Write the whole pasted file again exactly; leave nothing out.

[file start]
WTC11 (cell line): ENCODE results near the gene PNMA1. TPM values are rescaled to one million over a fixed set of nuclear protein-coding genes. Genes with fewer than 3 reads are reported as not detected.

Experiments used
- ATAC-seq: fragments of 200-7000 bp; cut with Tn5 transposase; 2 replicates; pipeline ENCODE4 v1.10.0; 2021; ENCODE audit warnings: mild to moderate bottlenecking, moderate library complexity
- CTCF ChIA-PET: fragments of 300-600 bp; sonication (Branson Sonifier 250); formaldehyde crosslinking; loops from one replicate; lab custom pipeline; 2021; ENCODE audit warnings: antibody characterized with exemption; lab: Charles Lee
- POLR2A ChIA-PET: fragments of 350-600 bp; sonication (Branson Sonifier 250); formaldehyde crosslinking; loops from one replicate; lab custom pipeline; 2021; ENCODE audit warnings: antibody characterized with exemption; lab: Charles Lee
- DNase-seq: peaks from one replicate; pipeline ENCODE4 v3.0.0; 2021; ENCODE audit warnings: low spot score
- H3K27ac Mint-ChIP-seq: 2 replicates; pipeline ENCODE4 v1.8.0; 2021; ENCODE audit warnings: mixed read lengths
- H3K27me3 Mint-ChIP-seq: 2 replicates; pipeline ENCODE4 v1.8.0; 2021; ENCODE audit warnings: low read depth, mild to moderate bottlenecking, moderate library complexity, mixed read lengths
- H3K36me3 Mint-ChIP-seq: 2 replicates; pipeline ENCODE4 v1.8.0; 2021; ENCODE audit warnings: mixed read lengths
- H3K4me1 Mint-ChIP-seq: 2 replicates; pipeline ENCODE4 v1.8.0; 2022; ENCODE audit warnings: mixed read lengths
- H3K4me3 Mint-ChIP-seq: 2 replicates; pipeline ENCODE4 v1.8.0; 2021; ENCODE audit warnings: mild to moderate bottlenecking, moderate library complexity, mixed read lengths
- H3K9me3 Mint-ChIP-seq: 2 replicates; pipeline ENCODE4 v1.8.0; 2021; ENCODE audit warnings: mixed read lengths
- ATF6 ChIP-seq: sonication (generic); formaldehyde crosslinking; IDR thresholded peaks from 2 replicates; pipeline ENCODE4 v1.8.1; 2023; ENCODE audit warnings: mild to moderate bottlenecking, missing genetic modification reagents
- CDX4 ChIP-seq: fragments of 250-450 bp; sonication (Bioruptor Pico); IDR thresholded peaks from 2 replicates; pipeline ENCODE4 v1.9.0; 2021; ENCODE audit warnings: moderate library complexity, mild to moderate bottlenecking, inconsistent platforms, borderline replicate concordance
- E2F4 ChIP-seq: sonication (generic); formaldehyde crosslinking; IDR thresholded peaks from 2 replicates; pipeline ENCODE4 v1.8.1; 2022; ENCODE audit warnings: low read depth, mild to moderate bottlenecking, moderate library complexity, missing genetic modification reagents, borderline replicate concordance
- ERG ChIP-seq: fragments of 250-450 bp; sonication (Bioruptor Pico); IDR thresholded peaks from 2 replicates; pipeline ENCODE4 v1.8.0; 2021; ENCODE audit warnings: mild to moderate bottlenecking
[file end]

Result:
WTC11 (cell line): ENCODE results near the gene PNMA1. TPM values are rescaled to one million over a fixed set of nuclear protein-coding genes. Genes with fewer than 3 reads are reported as not detected.

Experiments used
- ATAC-seq: fragments of 200-7000 bp; cut with Tn5 transposase; 2 replicates; pipeline ENCODE4 v1.10.0; 2021; ENCODE audit warnings: mild to moderate bottlenecking, moderate library complexity
- CTCF ChIA-PET: fragments of 300-600 bp; sonication (Branson Sonifier 250); formaldehyde crosslinking; loops from one replicate; lab custom pipeline; 2021; ENCODE audit warnings: antibody characterized with exemption; lab: Charles Lee
- POLR2A ChIA-PET: fragments of 350-600 bp; sonication (Branson Sonifier 250); formaldehyde crosslinking; loops from one replicate; lab custom pipeline; 2021; ENCODE audit warnings: antibody characterized with exemption; lab: Charles Lee
- DNase-seq: peaks from one replicate; pipeline ENCODE4 v3.0.0; 2021; ENCODE audit warnings: low spot score
- H3K27ac Mint-ChIP-seq: 2 replicates; pipeline ENCODE4 v1.8.0; 2021; ENCODE audit warnings: mixed read lengths
- H3K27me3 Mint-ChIP-seq: 2 replicates; pipeline ENCODE4 v1.8.0; 2021; ENCODE audit warnings: low read depth, mild to moderate bottlenecking, moderate library complexity, mixed read lengths
- H3K36me3 Mint-ChIP-seq: 2 replicates; pipeline ENCODE4 v1.8.0; 2021; ENCODE audit warnings: mixed read lengths
- H3K4me1 Mint-ChIP-seq: 2 replicates; pipeline ENCODE4 v1.8.0; 2022; ENCODE audit warnings: mixed read lengths
- H3K4me3 Mint-ChIP-seq: 2 replicates; pipeline ENCODE4 v1.8.0; 2021; ENCODE audit warnings: mild to moderate bottlenecking, moderate library complexity, mixed read lengths
- H3K9me3 Mint-ChIP-seq: 2 replicates; pipeline ENCODE4 v1.8.0; 2021; ENCODE audit warnings: mixed read lengths
- ATF6 ChIP-seq: sonication (generic); formaldehyde crosslinking; IDR thresholded peaks from 2 replicates; pipeline ENCODE4 v1.8.1; 2023; ENCODE audit warnings: mild to moderate bottlenecking, missing genetic modification reagents
- CDX4 ChIP-seq: fragments of 250-450 bp; sonication (Bioruptor Pico); IDR thresholded peaks from 2 replicates; pipeline ENCODE4 v1.9.0; 2021; ENCODE audit warnings: moderate library complexity, mild to moderate bottlenecking, inconsistent platforms, borderline replicate concordance
- E2F4 ChIP-seq: sonication (generic); formaldehyde crosslinking; IDR thresholded peaks from 2 replicates; pipeline ENCODE4 v1.8.1; 2022; ENCODE audit warnings: low read depth, mild to moderate bottlenecking, moderate library complexity, missing genetic modification reagents, borderline replicate concordance
- ERG ChIP-seq: fragments of 250-450 bp; sonication (Bioruptor Pico); IDR thresholded peaks from 2 replicates; pipeline ENCODE4 v1.8.0; 2021; ENCODE audit warnings: mild to moderate bottlenecking